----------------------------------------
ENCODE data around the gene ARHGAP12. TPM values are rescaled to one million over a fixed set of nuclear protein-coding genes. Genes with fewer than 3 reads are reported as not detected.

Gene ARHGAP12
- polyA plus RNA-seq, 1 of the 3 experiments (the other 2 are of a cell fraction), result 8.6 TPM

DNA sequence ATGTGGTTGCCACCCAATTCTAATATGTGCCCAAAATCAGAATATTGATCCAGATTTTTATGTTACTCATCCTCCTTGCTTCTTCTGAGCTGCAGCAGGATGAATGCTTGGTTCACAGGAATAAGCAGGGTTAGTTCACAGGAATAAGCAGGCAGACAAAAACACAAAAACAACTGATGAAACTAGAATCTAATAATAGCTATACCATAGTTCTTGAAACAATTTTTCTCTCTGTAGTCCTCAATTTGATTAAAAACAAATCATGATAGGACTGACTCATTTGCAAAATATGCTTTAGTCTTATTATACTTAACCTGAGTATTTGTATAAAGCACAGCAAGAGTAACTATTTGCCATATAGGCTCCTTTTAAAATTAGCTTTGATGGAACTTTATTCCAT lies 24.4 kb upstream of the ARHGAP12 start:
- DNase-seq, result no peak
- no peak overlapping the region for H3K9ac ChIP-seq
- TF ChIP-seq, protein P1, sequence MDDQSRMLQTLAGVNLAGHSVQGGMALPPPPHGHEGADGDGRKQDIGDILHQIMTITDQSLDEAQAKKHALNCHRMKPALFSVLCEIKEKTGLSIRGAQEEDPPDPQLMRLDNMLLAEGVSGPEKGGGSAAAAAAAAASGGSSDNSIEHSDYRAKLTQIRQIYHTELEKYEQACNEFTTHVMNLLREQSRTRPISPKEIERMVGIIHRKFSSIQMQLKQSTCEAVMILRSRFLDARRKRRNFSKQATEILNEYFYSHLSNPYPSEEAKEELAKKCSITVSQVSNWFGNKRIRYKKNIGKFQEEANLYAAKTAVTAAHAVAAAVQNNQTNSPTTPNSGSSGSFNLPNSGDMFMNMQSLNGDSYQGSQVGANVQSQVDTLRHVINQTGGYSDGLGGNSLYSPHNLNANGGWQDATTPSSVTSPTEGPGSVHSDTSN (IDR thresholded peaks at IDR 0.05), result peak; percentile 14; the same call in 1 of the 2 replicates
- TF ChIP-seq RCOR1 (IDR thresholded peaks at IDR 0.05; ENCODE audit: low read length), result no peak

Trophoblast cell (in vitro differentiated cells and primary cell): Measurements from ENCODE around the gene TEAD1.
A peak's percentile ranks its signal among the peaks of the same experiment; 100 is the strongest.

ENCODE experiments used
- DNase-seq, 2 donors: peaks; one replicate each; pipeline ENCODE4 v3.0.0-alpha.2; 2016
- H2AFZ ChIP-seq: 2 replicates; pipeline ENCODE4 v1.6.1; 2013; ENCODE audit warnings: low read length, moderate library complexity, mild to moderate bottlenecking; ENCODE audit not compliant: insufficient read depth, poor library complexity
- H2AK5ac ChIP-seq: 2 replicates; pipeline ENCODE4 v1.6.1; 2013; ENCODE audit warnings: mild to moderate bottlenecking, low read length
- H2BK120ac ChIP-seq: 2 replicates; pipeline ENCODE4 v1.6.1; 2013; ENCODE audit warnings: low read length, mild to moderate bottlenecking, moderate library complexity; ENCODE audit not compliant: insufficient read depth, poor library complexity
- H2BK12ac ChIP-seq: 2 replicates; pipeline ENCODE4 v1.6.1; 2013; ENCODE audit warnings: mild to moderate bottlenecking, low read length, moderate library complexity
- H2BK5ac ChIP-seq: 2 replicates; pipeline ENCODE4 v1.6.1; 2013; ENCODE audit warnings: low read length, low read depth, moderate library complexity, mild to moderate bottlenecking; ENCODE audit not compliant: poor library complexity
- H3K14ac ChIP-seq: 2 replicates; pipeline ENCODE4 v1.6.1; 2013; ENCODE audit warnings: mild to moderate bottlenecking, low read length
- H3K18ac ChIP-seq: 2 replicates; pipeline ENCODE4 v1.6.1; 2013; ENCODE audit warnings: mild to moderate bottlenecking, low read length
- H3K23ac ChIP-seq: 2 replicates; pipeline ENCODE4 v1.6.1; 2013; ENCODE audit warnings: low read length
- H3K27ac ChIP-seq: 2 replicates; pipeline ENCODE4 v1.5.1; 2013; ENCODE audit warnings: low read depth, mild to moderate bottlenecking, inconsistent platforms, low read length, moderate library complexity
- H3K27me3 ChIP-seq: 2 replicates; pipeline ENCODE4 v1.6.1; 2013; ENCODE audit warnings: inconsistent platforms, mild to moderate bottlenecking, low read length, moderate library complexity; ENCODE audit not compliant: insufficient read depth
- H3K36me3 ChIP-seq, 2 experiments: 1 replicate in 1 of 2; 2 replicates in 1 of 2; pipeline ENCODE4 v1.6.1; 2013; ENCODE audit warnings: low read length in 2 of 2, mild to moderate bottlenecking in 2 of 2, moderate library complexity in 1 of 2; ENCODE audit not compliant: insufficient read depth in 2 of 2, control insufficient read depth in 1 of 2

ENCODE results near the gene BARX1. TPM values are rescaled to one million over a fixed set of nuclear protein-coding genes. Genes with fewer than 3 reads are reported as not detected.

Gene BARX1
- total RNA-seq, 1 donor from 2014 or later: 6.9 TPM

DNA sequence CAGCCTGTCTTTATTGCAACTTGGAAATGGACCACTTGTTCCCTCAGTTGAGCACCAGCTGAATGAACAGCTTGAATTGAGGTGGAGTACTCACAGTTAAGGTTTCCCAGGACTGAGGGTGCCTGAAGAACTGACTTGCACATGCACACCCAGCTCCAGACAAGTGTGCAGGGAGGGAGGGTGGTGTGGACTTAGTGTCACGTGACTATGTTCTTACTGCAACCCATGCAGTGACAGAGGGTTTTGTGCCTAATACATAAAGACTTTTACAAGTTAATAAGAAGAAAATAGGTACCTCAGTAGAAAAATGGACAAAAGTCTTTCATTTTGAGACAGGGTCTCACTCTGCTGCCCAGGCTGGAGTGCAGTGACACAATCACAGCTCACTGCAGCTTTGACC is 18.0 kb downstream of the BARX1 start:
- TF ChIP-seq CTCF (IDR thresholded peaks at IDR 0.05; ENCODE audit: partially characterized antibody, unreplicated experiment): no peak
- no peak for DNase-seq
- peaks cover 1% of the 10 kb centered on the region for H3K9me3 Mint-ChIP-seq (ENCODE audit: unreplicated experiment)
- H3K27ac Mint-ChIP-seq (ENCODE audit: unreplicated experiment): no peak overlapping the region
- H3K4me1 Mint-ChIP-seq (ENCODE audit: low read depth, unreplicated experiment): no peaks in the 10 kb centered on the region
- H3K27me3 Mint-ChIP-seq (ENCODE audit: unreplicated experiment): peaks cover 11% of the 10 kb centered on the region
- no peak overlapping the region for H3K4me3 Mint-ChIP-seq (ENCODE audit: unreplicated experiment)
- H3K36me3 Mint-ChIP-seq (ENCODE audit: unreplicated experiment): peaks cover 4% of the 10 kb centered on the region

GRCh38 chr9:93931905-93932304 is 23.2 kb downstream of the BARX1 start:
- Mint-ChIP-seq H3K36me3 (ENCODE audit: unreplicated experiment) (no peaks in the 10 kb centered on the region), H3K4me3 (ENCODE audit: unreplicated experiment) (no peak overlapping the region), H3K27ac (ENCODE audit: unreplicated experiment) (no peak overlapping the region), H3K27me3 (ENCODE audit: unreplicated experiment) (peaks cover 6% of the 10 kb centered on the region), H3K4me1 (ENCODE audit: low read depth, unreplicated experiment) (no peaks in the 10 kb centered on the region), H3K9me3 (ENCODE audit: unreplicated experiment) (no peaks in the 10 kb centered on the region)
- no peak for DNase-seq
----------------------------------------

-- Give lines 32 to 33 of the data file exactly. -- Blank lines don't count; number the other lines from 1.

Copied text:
- H3K4me1 Mint-ChIP-seq (ENCODE audit: low read depth, unreplicated experiment): no peaks in the 10 kb centered on the region
- H3K27me3 Mint-ChIP-seq (ENCODE audit: unreplicated experiment): peaks cover 11% of the 10 kb centered on the region